Prisoners have no right to vote under EU law
22 October 2013
The Supreme Court issued its decision in the conjoined cases of Chester v The Secretary of State for Justice and McGeoch v The Lord President of the Council. In McGeoch, the prisoner argued that he had a direct right to vote under the EU citizen provisions (Article 20) of TFEU, read with the Charter of Fundamental Rights (Articles 39 and 40) in local/municipal, Scottish Parliament and European Parliament elections. The Supreme Court had little difficulty rejecting that argument.
The case is of interest for the discussion about the circumstances in which the Court will not follow ECtHR judgments (recalling that the obligation of the Court is to “take account of” such case law under section 2(1) of the Human Rights Act). In any event, there is no individual right to vote imported via ECtHR jurisprudence to EU law. The case also puts at an end any doubt that the Scottish Parliament is not a legislature for the purposes of Article 3, Protocol 1 of ECHR. And Scottish Parliament elections are not “municipal” elections under the relevant TFEU Article.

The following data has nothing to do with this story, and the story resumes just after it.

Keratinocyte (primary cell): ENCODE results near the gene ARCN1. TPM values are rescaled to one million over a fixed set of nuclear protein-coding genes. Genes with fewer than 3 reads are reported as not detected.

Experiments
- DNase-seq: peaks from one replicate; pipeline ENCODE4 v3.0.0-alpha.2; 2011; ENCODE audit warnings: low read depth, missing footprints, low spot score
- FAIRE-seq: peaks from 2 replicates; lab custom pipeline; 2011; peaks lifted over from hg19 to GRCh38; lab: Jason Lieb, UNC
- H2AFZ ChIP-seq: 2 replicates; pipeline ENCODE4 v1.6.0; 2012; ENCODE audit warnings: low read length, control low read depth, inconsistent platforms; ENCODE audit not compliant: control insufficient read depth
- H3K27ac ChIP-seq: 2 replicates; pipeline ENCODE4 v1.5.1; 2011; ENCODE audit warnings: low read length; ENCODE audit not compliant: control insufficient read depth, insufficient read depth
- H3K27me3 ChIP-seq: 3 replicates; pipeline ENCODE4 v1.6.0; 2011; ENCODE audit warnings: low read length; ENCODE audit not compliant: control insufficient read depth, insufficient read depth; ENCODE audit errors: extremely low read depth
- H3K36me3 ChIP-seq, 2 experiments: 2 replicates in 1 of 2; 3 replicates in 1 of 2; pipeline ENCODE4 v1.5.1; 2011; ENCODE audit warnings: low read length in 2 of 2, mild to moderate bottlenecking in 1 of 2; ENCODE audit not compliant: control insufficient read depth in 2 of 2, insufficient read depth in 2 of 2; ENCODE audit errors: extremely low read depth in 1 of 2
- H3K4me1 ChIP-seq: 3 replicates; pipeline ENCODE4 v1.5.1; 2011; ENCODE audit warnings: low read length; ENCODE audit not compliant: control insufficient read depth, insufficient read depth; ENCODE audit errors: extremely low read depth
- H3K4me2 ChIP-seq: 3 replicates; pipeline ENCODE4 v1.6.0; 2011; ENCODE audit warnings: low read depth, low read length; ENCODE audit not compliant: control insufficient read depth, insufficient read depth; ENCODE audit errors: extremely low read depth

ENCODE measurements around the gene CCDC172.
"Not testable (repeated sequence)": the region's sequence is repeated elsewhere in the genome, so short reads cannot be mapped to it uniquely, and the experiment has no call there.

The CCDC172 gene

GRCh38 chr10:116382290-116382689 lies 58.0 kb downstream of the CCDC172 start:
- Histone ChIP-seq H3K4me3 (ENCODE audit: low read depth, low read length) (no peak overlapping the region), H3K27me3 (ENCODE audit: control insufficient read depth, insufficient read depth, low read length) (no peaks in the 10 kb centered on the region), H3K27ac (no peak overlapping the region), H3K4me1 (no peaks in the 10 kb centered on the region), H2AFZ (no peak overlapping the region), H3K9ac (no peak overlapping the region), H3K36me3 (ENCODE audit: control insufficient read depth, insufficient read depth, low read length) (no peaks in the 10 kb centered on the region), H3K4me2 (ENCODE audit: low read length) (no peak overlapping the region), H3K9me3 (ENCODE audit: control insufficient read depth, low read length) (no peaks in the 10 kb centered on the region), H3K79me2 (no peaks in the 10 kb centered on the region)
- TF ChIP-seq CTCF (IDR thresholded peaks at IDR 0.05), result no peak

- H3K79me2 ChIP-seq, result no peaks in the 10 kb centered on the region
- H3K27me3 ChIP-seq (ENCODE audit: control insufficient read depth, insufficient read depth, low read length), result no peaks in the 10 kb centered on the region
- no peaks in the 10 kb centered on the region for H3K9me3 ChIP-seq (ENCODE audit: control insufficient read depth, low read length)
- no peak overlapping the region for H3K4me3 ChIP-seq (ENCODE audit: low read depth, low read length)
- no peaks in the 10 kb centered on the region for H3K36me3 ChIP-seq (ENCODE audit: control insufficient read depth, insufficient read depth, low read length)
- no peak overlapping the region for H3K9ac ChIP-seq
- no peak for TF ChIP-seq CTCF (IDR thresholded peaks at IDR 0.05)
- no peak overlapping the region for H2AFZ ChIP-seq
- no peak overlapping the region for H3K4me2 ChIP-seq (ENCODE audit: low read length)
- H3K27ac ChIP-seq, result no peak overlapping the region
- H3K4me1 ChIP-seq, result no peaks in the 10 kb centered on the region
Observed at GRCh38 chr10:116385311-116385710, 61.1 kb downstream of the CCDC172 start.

Of further interest, is the Court’s reminder that the general principle of non-discrimination in EU law can only be applied where the particular right falls within the scope of EU law.
Finally, even had there been a right to vote under EU law, at best the remedy would have been a generally phrased declarator.
Ruth Crawford, QC appeared with the Attorney General to represent the Lord President of Council.
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